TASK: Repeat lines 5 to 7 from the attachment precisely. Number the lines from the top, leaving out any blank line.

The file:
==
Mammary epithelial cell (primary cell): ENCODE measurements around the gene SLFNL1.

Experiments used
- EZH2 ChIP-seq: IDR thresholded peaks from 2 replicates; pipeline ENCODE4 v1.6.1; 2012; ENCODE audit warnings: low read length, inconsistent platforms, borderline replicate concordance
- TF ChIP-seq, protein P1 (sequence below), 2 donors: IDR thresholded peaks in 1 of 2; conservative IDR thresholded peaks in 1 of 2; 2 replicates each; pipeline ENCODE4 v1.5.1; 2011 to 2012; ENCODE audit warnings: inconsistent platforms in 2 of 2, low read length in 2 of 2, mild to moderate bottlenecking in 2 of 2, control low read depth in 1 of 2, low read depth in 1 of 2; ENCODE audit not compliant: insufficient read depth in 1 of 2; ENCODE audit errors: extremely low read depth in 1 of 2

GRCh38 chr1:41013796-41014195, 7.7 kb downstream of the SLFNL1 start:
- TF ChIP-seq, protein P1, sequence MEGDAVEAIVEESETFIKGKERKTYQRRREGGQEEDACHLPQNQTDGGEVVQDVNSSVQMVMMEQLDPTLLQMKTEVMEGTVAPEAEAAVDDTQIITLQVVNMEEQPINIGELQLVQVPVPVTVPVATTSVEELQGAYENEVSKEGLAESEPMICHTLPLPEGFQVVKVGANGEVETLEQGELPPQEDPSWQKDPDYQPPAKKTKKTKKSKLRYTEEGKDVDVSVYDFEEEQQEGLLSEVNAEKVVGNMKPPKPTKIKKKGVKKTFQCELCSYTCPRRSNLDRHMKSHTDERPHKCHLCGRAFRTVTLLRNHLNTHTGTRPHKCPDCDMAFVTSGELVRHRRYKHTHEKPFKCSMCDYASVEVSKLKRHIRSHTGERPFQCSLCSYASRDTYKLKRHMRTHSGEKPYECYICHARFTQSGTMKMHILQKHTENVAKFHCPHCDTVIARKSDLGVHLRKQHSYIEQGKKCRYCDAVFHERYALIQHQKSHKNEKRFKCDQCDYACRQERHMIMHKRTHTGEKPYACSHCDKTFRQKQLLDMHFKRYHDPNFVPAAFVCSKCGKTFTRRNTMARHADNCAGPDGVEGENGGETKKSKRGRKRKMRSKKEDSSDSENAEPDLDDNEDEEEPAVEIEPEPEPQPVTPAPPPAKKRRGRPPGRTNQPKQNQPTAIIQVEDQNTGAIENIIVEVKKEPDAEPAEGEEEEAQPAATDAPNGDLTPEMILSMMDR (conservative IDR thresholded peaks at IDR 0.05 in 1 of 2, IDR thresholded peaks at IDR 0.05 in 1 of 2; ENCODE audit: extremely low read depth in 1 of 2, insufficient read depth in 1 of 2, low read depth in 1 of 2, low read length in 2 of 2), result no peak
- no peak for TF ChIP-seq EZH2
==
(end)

GRCh38 chr1:41013796-41014195, 7.7 kb downstream of the SLFNL1 start:
- TF ChIP-seq, protein P1, sequence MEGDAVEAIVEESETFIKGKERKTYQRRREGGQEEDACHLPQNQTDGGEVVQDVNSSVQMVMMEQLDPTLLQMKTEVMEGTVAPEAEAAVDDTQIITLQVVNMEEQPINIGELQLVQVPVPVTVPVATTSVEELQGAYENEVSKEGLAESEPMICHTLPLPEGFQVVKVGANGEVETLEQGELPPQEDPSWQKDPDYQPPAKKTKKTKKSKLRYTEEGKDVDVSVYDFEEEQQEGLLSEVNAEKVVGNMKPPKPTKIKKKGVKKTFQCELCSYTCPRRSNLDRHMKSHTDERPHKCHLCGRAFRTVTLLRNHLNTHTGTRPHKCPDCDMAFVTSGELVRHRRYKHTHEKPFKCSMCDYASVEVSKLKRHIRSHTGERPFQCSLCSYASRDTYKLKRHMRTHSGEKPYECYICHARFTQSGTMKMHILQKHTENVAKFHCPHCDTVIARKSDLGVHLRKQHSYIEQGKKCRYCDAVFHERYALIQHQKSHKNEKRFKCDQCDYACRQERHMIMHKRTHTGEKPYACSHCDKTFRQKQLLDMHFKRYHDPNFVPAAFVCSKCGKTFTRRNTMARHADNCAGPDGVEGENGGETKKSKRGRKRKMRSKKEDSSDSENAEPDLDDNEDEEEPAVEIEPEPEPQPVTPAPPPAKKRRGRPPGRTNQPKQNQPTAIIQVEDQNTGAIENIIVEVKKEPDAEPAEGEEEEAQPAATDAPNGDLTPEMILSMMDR (conservative IDR thresholded peaks at IDR 0.05 in 1 of 2, IDR thresholded peaks at IDR 0.05 in 1 of 2; ENCODE audit: extremely low read depth in 1 of 2, insufficient read depth in 1 of 2, low read depth in 1 of 2, low read length in 2 of 2), result no peak
- no peak for TF ChIP-seq EZH2